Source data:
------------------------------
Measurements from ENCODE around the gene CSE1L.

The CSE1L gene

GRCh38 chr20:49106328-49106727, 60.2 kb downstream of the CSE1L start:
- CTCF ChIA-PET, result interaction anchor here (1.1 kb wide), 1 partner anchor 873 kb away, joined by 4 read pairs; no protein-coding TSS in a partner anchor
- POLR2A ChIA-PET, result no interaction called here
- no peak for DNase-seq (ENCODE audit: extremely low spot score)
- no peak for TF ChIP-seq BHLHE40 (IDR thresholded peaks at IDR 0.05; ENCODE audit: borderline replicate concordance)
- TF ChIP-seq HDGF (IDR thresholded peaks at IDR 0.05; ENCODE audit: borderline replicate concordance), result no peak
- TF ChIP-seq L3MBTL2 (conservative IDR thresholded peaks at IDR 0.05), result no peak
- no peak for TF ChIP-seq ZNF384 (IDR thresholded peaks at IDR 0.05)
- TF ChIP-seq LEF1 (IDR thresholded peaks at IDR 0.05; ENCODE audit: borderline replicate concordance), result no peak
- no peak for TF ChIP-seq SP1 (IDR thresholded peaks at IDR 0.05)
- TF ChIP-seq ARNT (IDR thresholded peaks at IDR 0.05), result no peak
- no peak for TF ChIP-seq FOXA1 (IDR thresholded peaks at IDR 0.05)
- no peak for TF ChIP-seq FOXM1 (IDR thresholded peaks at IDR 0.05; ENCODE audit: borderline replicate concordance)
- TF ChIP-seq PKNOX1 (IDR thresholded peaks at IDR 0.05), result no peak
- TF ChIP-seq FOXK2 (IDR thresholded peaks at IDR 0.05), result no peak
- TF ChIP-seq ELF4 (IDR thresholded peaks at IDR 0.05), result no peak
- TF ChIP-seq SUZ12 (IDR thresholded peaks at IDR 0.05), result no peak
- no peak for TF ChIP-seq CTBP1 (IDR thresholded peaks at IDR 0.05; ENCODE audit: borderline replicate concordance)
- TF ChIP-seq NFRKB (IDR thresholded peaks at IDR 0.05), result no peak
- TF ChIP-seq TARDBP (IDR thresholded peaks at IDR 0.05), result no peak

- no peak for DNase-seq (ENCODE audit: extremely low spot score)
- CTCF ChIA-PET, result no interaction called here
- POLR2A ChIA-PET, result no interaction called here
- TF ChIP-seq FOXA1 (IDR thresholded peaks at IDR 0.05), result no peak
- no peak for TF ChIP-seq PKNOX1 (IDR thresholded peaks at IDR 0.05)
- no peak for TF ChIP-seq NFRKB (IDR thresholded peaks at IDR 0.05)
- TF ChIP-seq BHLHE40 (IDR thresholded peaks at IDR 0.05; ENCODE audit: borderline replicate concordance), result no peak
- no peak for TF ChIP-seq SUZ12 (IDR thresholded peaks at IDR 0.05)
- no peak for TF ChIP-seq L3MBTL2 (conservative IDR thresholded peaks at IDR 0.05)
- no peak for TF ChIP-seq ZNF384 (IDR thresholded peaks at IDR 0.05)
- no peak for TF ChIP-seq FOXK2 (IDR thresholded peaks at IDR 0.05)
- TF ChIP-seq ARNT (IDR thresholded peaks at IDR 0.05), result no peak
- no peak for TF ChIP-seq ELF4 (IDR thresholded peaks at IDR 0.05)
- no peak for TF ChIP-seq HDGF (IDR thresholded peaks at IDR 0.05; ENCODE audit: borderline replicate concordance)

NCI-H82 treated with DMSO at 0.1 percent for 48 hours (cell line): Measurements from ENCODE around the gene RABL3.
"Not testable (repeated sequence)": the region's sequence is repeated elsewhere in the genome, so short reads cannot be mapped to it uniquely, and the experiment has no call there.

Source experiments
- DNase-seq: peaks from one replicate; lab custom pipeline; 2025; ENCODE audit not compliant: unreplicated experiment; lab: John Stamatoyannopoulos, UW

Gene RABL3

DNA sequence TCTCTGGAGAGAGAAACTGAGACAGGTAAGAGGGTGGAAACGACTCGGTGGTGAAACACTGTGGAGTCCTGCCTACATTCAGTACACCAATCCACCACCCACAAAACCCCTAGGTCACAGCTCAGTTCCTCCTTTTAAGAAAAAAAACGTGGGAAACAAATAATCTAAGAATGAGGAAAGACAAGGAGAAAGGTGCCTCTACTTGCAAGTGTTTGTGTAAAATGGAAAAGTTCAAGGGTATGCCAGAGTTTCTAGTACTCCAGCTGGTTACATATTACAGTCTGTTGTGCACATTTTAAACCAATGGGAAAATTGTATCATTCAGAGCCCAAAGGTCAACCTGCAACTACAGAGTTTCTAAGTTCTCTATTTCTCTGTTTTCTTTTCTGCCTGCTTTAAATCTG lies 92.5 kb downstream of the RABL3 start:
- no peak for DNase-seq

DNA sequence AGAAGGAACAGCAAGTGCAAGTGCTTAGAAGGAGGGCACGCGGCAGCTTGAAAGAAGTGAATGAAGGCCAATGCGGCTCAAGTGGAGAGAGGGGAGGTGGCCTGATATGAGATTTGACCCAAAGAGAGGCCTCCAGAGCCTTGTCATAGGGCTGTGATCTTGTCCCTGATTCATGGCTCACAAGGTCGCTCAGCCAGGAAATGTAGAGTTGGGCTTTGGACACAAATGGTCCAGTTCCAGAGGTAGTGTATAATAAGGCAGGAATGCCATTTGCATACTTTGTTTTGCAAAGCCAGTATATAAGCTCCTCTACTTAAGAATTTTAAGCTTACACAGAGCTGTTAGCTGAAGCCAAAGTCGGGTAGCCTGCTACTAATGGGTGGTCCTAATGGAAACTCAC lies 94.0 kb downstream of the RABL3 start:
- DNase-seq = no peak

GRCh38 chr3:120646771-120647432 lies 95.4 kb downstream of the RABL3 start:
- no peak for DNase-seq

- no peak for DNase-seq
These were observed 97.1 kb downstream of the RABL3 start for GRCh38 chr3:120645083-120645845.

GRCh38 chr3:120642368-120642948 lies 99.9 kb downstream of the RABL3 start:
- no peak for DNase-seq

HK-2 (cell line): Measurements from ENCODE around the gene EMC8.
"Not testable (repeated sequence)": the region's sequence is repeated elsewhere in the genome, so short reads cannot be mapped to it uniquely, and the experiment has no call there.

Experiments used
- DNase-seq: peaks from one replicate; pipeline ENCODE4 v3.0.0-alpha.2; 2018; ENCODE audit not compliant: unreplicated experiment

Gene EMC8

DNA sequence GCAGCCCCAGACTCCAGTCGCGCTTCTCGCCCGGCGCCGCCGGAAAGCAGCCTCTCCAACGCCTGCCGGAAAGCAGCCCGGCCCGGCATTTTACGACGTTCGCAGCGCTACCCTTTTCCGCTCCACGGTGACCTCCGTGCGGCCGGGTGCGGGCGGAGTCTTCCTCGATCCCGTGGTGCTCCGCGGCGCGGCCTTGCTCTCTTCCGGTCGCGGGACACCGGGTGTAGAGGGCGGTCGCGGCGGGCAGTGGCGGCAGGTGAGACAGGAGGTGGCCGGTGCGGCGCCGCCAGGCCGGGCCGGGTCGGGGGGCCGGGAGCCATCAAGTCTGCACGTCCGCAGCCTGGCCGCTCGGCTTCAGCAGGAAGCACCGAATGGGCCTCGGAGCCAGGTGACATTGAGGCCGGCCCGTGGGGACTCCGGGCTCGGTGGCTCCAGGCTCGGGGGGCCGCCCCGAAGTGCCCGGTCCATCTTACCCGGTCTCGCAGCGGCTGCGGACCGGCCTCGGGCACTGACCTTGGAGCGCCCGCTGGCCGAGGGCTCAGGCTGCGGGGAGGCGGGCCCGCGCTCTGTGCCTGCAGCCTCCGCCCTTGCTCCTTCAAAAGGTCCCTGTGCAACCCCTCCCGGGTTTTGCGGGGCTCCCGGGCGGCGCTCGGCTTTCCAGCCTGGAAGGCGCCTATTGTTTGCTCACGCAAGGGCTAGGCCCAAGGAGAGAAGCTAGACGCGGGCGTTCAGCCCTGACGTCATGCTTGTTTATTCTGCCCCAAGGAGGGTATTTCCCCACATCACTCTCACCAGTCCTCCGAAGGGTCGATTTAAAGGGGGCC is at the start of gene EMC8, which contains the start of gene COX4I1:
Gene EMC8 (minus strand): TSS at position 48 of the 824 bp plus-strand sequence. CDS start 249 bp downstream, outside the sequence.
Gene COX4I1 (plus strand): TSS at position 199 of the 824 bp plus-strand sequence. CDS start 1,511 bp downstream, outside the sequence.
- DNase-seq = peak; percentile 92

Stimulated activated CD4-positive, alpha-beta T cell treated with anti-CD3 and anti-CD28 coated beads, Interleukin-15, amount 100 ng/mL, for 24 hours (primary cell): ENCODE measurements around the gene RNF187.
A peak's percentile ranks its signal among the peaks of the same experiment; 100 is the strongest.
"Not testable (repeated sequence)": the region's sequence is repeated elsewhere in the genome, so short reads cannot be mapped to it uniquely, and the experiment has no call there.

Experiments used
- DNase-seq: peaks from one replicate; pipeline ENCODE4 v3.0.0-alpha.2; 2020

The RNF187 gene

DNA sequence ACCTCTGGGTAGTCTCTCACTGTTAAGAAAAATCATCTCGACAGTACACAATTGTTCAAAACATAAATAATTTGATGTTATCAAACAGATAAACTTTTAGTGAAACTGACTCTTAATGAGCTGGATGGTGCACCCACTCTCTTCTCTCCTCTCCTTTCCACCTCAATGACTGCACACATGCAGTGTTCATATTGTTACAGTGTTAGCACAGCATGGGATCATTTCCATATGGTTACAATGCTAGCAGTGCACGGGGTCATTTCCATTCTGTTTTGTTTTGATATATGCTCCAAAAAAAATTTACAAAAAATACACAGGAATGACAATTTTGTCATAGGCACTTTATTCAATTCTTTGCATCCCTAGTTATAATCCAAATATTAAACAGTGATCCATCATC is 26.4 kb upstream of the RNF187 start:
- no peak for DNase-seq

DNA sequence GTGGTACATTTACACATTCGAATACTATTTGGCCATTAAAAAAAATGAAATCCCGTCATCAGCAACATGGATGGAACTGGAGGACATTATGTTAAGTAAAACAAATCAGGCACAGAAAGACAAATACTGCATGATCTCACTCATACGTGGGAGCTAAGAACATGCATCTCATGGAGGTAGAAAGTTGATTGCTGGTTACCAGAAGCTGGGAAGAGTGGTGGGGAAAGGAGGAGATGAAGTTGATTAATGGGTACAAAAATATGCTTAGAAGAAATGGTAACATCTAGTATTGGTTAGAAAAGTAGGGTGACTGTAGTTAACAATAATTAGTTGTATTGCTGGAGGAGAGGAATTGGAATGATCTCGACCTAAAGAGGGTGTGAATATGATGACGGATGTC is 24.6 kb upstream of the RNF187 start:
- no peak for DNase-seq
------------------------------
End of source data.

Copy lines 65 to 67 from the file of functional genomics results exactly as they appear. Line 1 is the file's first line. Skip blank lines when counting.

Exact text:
- DNase-seq: peaks from one replicate; pipeline ENCODE4 v3.0.0-alpha.2; 2020

The RNF187 gene

DNA sequence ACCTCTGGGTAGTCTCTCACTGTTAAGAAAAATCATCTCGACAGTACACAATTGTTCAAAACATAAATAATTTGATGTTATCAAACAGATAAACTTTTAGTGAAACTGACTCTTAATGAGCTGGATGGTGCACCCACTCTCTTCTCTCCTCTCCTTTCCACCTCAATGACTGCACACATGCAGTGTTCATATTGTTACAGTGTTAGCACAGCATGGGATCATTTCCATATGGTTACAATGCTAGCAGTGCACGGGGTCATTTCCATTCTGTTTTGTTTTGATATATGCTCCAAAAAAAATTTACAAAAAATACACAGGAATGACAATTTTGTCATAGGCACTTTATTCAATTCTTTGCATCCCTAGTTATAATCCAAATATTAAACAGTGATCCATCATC is 26.4 kb upstream of the RNF187 start: